When it comes to accepting bailout funds, life insurers are dividing into two camps: those gobbling up taxpayers’ cash and those who may no longer need it, thanks to a partial recovery in the stock market. Those companies in the later category include Ameriprise, while Prudential, Principal Financial and Allstate are still deciding whether to accept government assistance from TARP, the program designed to assist cash-strapped banks. In the other camp, Hartford Financial and Lincoln Financial may receive $3.4 billion and $2.5 billion, respectively. They join AIG, which had been the only insurer to receive a cash infusion. That company received $180 billion to offset derivatives loses. Just as some banks are rejecting aid due to restrictions on spending and compensation, insurance companies are being included for consideration. Recent weak financial markets and higher annuity costs have hurt life insurers. ACLI president Frank Keating released a statement characterizing the extension of TARP funds to insurers as “the right step toward helping restore lending and liquidity in the marketplace.”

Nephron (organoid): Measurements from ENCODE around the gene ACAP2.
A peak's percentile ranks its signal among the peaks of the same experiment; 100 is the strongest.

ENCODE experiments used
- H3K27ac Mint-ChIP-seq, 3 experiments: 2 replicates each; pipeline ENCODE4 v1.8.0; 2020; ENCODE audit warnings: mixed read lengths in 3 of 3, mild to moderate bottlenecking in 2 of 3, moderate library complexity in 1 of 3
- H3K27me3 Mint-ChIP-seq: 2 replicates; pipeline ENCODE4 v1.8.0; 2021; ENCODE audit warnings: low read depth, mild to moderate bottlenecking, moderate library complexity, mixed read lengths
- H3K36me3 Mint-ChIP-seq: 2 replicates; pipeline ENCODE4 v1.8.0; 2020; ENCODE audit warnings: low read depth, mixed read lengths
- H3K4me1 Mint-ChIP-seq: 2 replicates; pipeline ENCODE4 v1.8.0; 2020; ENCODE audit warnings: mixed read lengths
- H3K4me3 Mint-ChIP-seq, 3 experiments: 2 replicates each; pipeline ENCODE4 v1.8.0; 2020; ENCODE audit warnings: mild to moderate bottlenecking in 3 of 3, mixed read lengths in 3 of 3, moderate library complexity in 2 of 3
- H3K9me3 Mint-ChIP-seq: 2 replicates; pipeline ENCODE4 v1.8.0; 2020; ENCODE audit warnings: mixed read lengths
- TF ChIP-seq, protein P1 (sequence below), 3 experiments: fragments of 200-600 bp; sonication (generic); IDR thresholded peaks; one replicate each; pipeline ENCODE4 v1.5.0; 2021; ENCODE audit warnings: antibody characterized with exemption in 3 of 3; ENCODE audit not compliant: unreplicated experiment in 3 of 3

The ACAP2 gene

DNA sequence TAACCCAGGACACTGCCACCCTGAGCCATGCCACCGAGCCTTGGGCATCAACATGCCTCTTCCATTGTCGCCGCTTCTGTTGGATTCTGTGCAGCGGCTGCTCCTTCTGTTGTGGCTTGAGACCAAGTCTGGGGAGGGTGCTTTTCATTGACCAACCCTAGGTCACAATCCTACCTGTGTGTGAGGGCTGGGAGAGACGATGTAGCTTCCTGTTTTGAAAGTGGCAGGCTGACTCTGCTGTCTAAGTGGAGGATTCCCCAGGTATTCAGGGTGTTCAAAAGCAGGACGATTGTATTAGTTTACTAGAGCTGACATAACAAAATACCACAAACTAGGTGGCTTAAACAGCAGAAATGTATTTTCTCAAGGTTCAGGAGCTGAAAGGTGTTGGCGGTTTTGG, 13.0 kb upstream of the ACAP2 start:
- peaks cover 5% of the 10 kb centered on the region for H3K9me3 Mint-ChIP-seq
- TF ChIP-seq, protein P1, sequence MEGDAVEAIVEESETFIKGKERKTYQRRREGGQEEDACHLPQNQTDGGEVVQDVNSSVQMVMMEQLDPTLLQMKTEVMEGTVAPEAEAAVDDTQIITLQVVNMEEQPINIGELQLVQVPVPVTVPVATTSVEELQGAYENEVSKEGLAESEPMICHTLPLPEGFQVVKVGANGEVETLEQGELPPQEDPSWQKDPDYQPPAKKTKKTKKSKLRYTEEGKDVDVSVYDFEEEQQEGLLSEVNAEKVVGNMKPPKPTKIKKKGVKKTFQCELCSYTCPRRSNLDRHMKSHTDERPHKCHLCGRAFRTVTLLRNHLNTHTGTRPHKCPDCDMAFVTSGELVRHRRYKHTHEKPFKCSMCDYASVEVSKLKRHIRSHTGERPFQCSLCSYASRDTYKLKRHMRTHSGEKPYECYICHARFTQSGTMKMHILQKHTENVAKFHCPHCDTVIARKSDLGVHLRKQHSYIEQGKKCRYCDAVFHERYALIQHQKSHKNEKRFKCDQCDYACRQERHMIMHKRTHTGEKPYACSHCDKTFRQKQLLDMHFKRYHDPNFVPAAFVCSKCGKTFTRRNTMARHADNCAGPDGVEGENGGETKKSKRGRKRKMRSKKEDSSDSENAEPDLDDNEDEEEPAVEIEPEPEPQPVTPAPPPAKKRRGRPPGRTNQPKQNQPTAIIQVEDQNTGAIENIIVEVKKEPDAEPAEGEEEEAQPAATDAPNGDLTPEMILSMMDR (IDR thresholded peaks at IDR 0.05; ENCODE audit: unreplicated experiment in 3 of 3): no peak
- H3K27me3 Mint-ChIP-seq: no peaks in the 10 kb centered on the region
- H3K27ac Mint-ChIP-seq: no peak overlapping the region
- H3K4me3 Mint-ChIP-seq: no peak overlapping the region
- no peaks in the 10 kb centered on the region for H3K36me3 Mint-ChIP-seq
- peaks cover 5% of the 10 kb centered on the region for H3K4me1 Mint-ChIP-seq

The deal involves $1.7 billion in fixed annuity account balances.
The maximum death benefit is $300,000.
As average fees fall toward zero, “It could actually backfire” for asset managers, says an analyst at Bloomberg Intelligence.
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